South Dakota’s Republican Gov. Kristi Noem banned transgender girls and women from competing on women’s sports teams at public high schools and colleges via a pair of executive orders issued Monday.
The move came after Noem angered conservatives by killing a bill that would have created a similar prohibition. In a news release explaining her veto at the time, Noem cited her concern that the bill would take the state’s colleges and universities out of compliance with national rules, that it left both schools and students vulnerable to lawsuits over performance-enhancing drugs and that it created an “unworkable administrative burden” on schools.
Noem’s conservative critics, including the editors of the National Review, accused her veto of being motivated by fear of “expensive lawsuits and potential boycotts.”
Though the two executive orders signed by Noem do not explicitly mention transgender athletes, they reference the supposed harms of the participation of “males” in women’s athletics – an echo of the transphobic claim, cited in other similar legislative initiatives, that transgender women are not women. The orders also reference “biological sex,” a disputed term that refers to the sex as listed on students’ original birth certificates.
It’s not possible to know a person’s gender identity at birth, and for some people, the sex listed on their original birth certificate is a misleading way of describing the body they have.
While sex is a category that refers broadly to physiology, a person’s gender is an innate sense of identity. The factors that go into determining the sex listed on a person’s birth certificate may include anatomy, genetics and hormones, and there is broad natural variation in each of these categories. For this reason, the language of “biological sex,” as used in this legislation, can be overly simplistic and misleading.
Supporters of the ban have argued that trans women have a physical advantage over cisgender women (women assigned female at birth) in sports, but trans advocates and some Democratic lawmakers contend that they’re discriminatory, citing the natural variations that appear in athletes at all levels and of all genders. South Dakota’s ban is the latest such move by Republican politicians nationwide, including in Mississippi, Arkansas and Tennessee.
The governor’s orders require the state’s Department of Education and Board of Regents to establish and implement policy consistent with the new rule.
The orders, which Noem cast as a temporary fix to the issue, came after she killed HB 1217, a bill state lawmakers recently approved that would’ve created a similar ban, but that the governor wanted revised to address “vague and overly broad language (that) could have significant unintended consequences.”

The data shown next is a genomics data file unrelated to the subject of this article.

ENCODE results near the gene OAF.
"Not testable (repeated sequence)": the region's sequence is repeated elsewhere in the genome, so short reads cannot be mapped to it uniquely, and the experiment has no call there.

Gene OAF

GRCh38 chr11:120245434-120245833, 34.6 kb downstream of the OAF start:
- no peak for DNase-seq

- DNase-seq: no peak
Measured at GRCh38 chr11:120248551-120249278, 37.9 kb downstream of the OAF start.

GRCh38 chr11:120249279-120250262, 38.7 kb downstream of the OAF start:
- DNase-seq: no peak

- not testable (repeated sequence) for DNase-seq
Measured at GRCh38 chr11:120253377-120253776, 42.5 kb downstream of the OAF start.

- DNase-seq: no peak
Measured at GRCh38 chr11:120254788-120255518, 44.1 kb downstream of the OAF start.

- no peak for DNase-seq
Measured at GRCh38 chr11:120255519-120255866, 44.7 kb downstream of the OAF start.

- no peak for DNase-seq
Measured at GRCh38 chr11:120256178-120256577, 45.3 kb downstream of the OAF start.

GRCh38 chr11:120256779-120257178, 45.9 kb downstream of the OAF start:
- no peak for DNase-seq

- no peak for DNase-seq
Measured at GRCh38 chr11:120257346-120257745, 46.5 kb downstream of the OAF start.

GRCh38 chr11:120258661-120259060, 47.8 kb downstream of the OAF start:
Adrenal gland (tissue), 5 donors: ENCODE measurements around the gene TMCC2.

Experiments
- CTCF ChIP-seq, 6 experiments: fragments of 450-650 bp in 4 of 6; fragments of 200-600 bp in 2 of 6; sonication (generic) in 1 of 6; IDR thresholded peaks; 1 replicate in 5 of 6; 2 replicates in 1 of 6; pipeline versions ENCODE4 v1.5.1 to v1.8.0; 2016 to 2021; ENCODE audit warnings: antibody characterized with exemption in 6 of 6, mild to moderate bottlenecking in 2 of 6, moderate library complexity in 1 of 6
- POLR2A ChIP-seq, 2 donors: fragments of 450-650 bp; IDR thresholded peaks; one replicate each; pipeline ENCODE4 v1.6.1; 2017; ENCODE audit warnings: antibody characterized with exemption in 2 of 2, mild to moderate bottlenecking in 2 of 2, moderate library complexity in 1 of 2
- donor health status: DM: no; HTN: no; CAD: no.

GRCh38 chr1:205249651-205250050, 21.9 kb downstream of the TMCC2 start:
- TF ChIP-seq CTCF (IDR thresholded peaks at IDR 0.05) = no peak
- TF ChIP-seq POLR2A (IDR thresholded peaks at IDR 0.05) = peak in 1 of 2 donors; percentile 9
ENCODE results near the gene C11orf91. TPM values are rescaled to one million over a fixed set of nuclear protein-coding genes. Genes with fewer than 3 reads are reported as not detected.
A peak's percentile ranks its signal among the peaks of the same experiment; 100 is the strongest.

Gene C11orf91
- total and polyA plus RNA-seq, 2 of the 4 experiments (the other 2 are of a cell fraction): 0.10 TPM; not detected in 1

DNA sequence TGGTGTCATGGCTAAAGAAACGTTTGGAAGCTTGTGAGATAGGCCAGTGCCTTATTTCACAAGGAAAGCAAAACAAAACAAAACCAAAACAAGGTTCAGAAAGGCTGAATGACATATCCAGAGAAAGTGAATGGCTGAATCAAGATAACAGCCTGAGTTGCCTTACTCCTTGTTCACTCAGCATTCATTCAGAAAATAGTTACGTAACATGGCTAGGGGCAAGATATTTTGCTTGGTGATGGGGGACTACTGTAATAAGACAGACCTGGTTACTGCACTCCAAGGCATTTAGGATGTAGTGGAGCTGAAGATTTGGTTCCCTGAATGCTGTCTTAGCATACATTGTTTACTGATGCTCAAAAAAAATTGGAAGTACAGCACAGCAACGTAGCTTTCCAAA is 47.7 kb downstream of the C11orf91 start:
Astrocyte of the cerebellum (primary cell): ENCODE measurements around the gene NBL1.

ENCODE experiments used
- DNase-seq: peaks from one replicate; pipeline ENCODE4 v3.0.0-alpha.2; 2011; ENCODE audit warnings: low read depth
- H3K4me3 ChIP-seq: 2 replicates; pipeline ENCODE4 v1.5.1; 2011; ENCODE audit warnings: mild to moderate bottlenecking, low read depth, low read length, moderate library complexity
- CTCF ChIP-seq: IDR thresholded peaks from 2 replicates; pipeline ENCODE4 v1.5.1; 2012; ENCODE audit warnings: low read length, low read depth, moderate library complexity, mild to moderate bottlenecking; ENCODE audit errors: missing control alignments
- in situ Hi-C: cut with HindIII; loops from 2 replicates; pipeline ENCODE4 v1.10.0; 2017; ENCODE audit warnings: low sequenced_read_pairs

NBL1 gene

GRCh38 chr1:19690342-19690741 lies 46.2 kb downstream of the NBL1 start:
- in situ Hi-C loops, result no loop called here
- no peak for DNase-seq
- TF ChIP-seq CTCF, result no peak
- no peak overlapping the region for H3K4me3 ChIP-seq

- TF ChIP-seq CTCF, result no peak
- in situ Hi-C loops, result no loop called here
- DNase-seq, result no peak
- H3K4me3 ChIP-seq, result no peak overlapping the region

The governor said in a statement that she “will be working with legislative leaders to schedule a special legislative session in late May or early June” to “address this important issue,” but her decision on Monday has already angered conservatives in the state, including one of the bill’s sponsors, who called Noem’s orders “very weak.”
“The executive orders are just (Noem) trying to really cover her tracks,” Republican state Rep. Rhonda Milstead told CNN. “She said she’d sign the bill, she said she supports fairness in women’s sports.” Milstead said that without an enforcement mechanism, Noem’s orders do not adequately address the issue.
Noem’s orders come two days before Transgender Day of Visibility – an annual awareness day observed by community members, activists and allies around the world – and advocates say actions like the governor’s show the type of political hostility facing transgender Americans.
“As trans people, we still very much live in a world where our existence is an act of resistance and our visibility is an act of bravery,” said Carrie Davis, the chief community officer at The Trevor Project, a suicide prevention and crisis intervention organization for LGBTQ youth.
“In the face of such constant, vitriolic rhetoric and a record number of anti-trans bills, it is crucial to show up and show support for transgender and nonbinary youth year-round,” she added.
The Human Rights Campaign, one of the nation’s largest LGBTQ rights groups, also opposes Noem’s orders, which they say are unconstitutional.
“These orders cannot withstand legal scrutiny,” Alphonso David, the group’s president, said in a statement. “Transgender kids are kids, and they deserve the right to live full lives free from abuse, stigmatization, and danger.”
CLARIFICATION: This story has been updated to provide additional explanation as to the distinctions between gender and sex.